Balloon Basics Guide
BS10 Deluxe Balloon Net
Balloon drops are not just for New Year’s Eve galas anymore! The days of isolating such an extravagant event to celebrate another year’s end are long gone. Today’s balloon professionals are suggesting drops at wedding receptions, milestone anniversaries, graduations, political rallies, and of course surprise birthday parties. Successful balloon drops are time consuming, labor intensive, and tend to be costly. When quoting these jobs, be certain that you and your team possess the necessary skills and equipment to make the industry proud. Hold a practice run prior to the actual event if necessary. Be sure to visit the venue before promising to deliver a drop. BE PREPARED A job cost sheet is critical in preplanning and executing large jobs. When pricing/bidding on a job, consider the following: theme, location, date and time of the event, set-up and tear down time needed, room limitations or challenges, and individual overhead and margin requirements. One way to determine your pricing is based on the number of balloons involved. Take a constant and multiply by the cost of supplies, or supplies plus labor multiplied by the constant. If there is a rigging fee for setup or any union labor involved, factor that into your quote and be sure to add a reasonable mark-up. w As a guide, a beginner can inflate 75–100 (non-sized) balloons per hour, whereas an experienced artist can inflate 300 balloons per hour. w Always, always, always, carry insurance! And honor and obey the rules of the venue so you are sure to be welcome again.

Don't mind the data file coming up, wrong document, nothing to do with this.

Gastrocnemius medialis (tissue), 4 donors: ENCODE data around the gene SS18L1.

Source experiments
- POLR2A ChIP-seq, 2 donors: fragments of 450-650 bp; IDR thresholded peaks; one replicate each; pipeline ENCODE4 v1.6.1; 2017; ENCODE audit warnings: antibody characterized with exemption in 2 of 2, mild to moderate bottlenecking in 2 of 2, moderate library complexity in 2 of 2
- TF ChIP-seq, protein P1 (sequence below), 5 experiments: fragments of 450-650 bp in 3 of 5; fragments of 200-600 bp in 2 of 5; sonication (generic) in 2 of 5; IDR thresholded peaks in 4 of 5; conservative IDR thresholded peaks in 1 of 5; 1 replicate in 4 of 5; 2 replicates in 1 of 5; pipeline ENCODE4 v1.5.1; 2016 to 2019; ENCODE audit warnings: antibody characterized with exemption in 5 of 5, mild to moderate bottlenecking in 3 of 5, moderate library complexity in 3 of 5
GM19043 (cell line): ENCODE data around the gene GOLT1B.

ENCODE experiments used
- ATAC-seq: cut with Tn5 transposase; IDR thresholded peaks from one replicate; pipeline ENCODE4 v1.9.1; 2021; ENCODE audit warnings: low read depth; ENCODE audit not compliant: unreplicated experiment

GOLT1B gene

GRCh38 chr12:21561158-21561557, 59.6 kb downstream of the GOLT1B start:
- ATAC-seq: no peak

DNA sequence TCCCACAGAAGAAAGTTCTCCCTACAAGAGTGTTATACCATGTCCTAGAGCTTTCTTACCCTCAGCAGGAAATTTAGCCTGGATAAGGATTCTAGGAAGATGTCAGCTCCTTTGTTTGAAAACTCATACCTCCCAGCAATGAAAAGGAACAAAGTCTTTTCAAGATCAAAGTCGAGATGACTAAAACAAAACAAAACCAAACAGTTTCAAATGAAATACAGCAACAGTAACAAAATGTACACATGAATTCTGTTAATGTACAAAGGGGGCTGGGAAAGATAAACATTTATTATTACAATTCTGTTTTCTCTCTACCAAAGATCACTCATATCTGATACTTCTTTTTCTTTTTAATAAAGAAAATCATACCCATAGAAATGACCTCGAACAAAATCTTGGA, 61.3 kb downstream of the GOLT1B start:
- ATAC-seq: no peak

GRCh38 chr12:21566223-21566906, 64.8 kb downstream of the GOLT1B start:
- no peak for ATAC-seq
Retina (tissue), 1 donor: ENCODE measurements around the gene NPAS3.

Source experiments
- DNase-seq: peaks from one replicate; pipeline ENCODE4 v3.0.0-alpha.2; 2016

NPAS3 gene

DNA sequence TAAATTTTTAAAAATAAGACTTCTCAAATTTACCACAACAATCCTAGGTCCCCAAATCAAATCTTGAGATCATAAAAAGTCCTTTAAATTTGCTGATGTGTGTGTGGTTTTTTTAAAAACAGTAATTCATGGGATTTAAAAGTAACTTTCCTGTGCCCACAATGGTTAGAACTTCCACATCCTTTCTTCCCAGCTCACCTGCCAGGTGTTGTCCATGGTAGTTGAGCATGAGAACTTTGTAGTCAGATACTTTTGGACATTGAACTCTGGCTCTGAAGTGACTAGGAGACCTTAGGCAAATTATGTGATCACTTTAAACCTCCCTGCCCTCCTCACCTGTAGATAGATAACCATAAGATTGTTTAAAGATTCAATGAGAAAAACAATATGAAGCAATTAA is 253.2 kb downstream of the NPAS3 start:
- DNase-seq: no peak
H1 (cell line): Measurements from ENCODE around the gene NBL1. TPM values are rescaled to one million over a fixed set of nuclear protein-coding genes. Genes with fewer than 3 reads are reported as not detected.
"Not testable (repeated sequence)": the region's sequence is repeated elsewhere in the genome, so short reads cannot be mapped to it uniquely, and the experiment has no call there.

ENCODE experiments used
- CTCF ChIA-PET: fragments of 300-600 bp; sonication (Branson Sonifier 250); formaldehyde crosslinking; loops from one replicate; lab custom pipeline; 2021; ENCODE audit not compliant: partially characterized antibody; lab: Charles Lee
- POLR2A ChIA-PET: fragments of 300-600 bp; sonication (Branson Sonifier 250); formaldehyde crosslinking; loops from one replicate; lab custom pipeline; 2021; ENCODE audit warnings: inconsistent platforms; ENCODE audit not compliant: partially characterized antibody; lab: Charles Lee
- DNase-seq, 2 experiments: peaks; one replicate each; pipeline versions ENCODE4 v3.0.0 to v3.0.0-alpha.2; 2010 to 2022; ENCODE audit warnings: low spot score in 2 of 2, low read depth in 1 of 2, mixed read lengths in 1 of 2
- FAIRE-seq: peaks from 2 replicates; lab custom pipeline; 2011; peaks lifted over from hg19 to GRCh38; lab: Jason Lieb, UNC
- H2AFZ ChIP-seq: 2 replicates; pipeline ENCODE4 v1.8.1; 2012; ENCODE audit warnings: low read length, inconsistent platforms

TIPS OF THE TRADE A common oversight when promising a balloon drop is overlooking the necessary ample ceiling clearance and work space. Most inflation is done on-site as the number of balloons can vary from 150–150,000.
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